I wanted to use the United Nations rights of the child as the basis for a piece of artwork on the children’s ward at The Whittington Hospital but as there are over 40 rights I felt this was too many to illustrate on a single piece of work so I needed to narrow this down. I ran a pre-pilot and found that only children in secondary school could rank their own top five. I then engaged my foundation doctor, Danielle Gertner, to run this project(A2,V2). We did this by providing five work experience students, who met the UCL medical school target medicine criteria for widening participation (at a non-selective state school whose parents had no further education after school), to collect questionnaire data and personal demographics from 20 adolescents each. With my direction, she arranged a programme of learning for them (A1) and enabled them to have a more meaningful week by having a job to complete as well as observing several medical role models. We know that factors which facilitate access to medicine included having positive role models1.

The 100 adolescents who ranked these rights defined themselves from as coming from 29 different ethnic backgrounds and 69 of them had previously been unaware of these rights before(V1). Their top five ranking rights were as follows:

Non-discrimination The Convention applies to every child whatever their ethnicity, gender, religion, abilities
Survival and development Every child has the right to life
Right to education Every child has the right to an education
Children with disabilities A child with a disability has the right to live a full and decent life in conditions that promote dignity, independence and an active role in the community
Protection from all forms of violence Governments must do all they can to ensure that children are protected from all forms of violence, abuse, neglect and mistreatment

Danielle presented this data at two conferences (international paediatrics and UCL teaching) under my guidance. I then commissioned Amy, one of my adolescent patients with significant chronic health problems to illustrate these five UN rights. The artwork was completed and unveiled at a well-attended launch event I organised(V4) . For Amy this definitely marked her transition to adult services whilst giving her an opportunity to speak to a large audience to thank all those present.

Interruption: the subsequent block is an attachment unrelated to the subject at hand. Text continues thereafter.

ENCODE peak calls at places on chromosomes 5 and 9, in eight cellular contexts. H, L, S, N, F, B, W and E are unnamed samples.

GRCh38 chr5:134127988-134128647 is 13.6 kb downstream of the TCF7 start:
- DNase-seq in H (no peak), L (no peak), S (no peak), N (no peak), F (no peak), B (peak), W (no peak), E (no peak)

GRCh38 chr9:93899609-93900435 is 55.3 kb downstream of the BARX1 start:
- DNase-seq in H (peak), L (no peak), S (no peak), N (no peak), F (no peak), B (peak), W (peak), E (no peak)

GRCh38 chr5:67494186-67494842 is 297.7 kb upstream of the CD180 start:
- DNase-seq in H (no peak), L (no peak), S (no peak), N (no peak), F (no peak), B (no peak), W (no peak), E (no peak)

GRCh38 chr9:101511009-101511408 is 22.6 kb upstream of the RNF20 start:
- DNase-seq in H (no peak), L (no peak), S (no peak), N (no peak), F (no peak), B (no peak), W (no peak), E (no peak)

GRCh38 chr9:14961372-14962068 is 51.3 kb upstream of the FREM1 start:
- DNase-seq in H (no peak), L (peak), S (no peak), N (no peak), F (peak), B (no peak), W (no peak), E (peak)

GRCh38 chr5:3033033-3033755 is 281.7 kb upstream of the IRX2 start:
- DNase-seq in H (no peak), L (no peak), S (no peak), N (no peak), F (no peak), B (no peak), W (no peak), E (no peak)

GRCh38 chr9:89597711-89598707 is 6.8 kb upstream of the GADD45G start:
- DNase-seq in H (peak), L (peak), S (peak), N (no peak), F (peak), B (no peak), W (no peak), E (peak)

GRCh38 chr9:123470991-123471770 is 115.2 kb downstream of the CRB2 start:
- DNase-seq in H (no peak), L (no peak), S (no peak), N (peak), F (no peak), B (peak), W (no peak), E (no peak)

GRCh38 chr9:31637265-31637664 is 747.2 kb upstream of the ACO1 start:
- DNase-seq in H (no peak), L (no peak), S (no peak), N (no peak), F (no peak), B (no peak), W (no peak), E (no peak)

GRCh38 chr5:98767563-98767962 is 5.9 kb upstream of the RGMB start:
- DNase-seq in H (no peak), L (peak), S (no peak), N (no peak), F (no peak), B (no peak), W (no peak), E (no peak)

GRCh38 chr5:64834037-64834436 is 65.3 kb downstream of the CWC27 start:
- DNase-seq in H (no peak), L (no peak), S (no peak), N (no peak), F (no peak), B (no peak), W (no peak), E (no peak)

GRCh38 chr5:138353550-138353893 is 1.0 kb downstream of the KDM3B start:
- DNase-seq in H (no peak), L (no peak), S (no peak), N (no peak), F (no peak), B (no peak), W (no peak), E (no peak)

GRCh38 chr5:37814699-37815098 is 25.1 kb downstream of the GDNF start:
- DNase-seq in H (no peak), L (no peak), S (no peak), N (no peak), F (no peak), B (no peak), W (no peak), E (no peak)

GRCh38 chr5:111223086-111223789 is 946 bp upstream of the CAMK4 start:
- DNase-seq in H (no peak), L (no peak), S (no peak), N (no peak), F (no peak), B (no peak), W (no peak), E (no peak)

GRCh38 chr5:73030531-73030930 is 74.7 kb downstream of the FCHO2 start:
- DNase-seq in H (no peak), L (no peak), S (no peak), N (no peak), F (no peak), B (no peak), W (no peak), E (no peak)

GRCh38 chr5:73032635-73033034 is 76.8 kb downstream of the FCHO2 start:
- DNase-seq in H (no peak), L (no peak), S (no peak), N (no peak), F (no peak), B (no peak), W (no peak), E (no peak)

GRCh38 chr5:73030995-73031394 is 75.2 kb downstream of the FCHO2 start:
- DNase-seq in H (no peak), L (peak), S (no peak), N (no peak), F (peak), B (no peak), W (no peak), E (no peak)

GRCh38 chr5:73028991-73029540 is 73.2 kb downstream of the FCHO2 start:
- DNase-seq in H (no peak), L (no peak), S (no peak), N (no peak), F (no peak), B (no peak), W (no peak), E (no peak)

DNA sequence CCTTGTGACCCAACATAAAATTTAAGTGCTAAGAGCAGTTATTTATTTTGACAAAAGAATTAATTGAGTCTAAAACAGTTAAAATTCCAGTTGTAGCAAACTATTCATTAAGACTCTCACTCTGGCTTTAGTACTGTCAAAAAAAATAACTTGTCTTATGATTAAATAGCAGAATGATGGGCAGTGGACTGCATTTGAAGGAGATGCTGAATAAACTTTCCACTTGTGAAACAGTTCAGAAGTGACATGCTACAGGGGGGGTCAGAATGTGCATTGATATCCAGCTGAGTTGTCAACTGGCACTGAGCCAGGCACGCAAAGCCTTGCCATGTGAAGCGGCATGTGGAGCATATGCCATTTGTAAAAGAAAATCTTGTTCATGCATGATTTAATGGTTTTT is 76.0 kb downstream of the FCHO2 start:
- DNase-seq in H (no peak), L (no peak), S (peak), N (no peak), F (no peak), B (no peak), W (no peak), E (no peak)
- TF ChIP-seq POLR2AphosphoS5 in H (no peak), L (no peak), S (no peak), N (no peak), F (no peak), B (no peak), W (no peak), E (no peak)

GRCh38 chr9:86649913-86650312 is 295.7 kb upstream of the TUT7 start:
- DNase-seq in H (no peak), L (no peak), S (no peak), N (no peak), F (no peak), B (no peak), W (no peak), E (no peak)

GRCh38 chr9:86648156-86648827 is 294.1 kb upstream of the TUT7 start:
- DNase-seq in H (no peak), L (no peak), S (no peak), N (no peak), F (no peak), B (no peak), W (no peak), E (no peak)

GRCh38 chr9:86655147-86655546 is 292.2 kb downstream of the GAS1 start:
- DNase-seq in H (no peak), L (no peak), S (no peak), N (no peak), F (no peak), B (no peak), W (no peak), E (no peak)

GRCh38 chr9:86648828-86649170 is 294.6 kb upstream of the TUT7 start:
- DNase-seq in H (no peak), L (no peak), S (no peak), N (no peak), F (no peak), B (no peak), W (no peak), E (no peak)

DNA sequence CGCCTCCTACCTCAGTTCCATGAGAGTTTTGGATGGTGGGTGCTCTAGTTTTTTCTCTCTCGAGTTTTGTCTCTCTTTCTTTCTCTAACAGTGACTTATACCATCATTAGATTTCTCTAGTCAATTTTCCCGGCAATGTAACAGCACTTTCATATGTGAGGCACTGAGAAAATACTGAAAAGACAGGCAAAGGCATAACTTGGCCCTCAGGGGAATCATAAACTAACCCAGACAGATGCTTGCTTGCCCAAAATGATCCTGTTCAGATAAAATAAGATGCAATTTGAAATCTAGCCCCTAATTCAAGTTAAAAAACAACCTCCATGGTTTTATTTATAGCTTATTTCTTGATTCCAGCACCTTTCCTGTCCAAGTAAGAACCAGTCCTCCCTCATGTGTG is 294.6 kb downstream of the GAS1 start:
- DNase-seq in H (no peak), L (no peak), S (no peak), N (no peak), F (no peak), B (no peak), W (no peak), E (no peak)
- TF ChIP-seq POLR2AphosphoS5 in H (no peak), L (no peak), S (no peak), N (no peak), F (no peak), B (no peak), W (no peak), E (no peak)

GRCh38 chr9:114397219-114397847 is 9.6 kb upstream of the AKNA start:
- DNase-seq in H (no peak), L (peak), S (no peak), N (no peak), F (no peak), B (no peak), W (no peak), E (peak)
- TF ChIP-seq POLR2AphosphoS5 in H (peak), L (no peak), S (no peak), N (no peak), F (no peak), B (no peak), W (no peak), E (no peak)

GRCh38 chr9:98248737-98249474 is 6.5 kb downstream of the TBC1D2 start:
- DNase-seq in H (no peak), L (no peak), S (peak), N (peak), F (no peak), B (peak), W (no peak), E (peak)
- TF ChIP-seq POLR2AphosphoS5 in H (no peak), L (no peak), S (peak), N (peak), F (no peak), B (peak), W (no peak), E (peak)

The launch event brought together all those who had been involved with Amy’s care over the years including professionals from the hospital and community, friends and family who have supported her over the years and staff from all the schools she has attended (1997-2014). We displayed a timeline of Amy’s life against another timeline of the project which was attended by those involved in every stage of the project from the pre-pilot, data collection stage and final art work production (2012-2014). This was seen as an important event in the hospital and the Chief Executive and his team requested invites to attend. The art work was available for all to see and now hangs in the children’s ward seminar room(K4). This is used throughout the day by NHS staff, UCL medical students and Middlesex University nursing students and perhaps more poignantly as a quiet and private space for professionals seeing children and young people who have self-harmed; this is seen as a fitting and appropriate piece of artwork for them to contemplate whilst talking about their difficulties.

The artwork has been turned into a Whittington Health screensaver to promote Universal Children’s Day in November every year to promote the UN rights of the child and these flash across 3621 computers in the hospital and all health community settings in Islington and Haringey to be seen by the 4219 employed staff.

I presented this work at a recent UCL Centre for the Advancement of Learning and Teaching arena seminar as an example of how art can be central to teaching. They have a copy of this artwork on their walls too.

This project is about art, internationally recognised rights of children, views of a local relevant population, chronic health and transitioning. And it was also about mentoring and role modelling with a cascading effect for those at every level(D3vii). Additionally it was about how to spiral outwards one small project to involve as many as possible for the greatest good. This ‘Benthamite’ utilitarian principle felt appropriate in one of the main UCL teaching hospitals

UN pic1